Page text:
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In Ohio:  foreground, Bob’s nephew John and wife Cindy.

A new taste — trout for fish lovers.  See recipe, click on photo above right,

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Sri Lanka: Wondrous Wildlife

As a cat lover (big and small), I was hell-bent on a leopard sighting. This solitary, secretive feline had eluded us on two different safari trips in Africa. Sri Lanka had to be the place.

Sloth bear

Sri Lanka’s Yala National Park is said to be home to at least 25 of these beauties. During our February tour of the island nation, we visited that park as well as two others. Sadly, no leopard showed his spots to us. We did see elephants, rabbits, a spotted deer, one wild boar, a mongoose, turtles, lots of birds including numerous peacocks. And, a sloth bear, a rare sighting according to the guide.

Mongoose

“Most tourists don’t see the leopard,” a guide later told me. However, we did learn that the day prior to our visit to Yala and the day after, lucky tourists did spot the evasive cat. We felt cheated.

No leopard, but lots of magnificent elephants. Some 4,000 Asian elephants, an endangered species, make their home in the tiny nation. Herds of 200 or more are a common sight in August and September in Minneriya National Park. The herds we saw in that park were much smaller, 25 to 30, but fascinating. The pachyderms are obviously accustomed to tourists and come very close to the safari vehicles. Guides know many of them by name.ff.41

I was intrigued, touched, with a mini-family grouping. A crippled mother and two offspring, one four years old and the other eight years old, were alone, apart from the herd. The guide explained that the mother, about 40 years old, had been hit by a train. She was left with a bad limp, forcing her to move very slowly. She could not keep up with the herd. Her two offspring stay with her to protect her, he explained.

Elephants need about five square kilometres each to support their 200 kilograms per day appetites. Deforestation and over development in Sri Lanka have diminished their habitat. As in Africa, they encroach on farmland. As in Africa, it’s elephants vs. humans, a challenging conflict.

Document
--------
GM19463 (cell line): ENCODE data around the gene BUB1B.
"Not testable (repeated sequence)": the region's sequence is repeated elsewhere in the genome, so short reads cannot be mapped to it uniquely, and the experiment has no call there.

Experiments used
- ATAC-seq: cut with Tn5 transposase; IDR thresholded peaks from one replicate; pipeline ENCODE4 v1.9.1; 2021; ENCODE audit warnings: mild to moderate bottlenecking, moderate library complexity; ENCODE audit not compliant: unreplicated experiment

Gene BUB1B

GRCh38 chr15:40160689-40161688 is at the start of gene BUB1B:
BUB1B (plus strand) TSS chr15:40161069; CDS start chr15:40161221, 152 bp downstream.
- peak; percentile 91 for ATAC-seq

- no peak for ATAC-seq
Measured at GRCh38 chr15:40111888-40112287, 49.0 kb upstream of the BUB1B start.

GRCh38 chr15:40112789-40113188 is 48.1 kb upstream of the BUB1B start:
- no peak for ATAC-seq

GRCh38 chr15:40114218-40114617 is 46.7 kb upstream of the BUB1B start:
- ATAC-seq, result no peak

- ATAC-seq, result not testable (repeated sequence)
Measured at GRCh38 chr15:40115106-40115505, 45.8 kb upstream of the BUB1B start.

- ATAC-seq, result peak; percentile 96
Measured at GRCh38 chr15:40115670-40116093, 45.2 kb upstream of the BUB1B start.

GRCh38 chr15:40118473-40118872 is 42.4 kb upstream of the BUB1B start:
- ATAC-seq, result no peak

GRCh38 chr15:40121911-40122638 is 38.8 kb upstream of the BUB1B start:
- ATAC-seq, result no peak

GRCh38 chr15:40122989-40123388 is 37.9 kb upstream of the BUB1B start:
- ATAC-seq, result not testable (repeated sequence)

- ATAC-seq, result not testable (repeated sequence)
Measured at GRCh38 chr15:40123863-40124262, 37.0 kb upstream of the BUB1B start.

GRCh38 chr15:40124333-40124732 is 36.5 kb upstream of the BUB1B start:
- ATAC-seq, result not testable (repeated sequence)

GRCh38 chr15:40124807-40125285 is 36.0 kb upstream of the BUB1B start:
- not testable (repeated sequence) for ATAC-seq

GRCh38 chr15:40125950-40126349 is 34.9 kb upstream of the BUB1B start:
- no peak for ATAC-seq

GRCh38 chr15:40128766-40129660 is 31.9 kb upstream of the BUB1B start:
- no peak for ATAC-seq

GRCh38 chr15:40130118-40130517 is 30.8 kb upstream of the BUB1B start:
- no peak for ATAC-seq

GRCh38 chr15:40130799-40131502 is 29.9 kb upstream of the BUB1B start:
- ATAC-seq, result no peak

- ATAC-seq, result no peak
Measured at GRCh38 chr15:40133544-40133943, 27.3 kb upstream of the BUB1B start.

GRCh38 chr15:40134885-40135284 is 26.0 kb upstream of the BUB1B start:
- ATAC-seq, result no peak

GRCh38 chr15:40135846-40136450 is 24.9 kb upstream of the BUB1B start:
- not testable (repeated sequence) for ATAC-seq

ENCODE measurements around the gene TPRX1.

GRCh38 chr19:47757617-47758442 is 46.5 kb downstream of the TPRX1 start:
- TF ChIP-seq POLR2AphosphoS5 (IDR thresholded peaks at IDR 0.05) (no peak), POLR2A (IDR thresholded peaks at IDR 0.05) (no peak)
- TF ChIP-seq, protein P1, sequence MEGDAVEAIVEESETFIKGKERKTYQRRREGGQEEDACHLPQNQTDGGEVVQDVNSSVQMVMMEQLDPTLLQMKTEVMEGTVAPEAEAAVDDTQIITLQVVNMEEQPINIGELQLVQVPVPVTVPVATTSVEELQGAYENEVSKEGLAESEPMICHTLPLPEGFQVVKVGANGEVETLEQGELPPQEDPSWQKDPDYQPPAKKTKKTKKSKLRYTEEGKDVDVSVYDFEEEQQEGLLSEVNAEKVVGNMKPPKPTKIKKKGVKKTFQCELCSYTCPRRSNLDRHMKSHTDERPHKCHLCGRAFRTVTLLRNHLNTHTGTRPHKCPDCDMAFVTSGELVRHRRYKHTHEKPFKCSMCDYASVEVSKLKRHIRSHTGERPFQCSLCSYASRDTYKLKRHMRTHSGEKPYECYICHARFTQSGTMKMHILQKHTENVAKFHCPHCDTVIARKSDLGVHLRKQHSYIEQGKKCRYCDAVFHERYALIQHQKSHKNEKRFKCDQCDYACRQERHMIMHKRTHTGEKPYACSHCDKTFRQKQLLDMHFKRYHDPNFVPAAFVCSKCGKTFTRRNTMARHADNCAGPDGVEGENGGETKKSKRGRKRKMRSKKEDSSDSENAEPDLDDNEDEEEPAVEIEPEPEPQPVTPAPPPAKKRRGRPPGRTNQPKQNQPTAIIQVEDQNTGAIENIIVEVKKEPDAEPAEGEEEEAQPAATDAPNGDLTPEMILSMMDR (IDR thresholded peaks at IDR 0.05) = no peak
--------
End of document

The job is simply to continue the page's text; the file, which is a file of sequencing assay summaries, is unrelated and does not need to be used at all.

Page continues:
White birds hang around the elephants we saw. We learned that the elephants, grazing on grass, shake the stuff before eating it. Worms fall out – a tasty meal for the birds.

Painted stork (I think)
Serpent Eagle?

Sir Lanka is a paradise for birders with 400 different species, 26 of which are unique to the country. We saw many on our safaris.

On a visit to a turtle hatchery we learned about the island’s sea turtles which lay their eggs along the coast. Eggs not collected by poachers (turtle egg omelettes are popular) hatch after several weeks and hundreds of baby turtles make their perilous way to the sea. Few survive. Many are devoured by fish and birds. At turtle hatcheries, eggs are collected and hatched in an incubator. After just one day, they are released into the sea at night. Even with this method, only one in 100 survive, about the same as in nature.

The conservation benefits of the hatcheries are limited, but the tiny turtles are adorable. Adult turtles of varying sizes also swim in hatchery tanks. Many have been injured and would not survive in the sea.

The hatchery we visited had been started by the owner’s father in 2000. He died shortly thereafter and his sister took over. She, another sister, their children and his mother all perished in the devastating tsunami which ravaged Sri Lanka in 2004, killing roughly 40,000 of its citizens. The owner and his surviving brother refurbished and reopened the hatchery.

No doubt more popular than its animals and safari parks are Sri Lanka’s beaches. They are grand, but the mountainous interior was my favorite. We spent two nights in the hills above Ella, a picturesque area of tea plantations with splendid views, hiking trails and cooler temperatures…a paradise.

For more on Sri Lanka, see previous post: Wonders of Sri Lanka.

Nimal De Silva, (ndsilva67@yahoo.com and info@dsltours.com)  chauffeured us around his country, made hotel arrangements, arranged local guides at many places — and taught us much about this fabulous country.  He is a delight, very patient and accommodating. We were happy with all.

More photos of Sri Lanka follow.

Unique tree in Peradeniya Botanical Garden in Kandy.
No wonder they call them street dogs,  There are not as many of these homeless dogs in Sri Lanka as in neighboring India, but still too many, and sad.
Only five percent of Asian elephants have tusks. They can live to be 65 years old.

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Sri Lankan tea is famous worldwide. Tea, first planted by the British, thrives in the hill country.

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At last, a new recipe and just in time for those summer blackberries.  Click on photo of berries, upper right, for recipe, and scroll down for more recipes.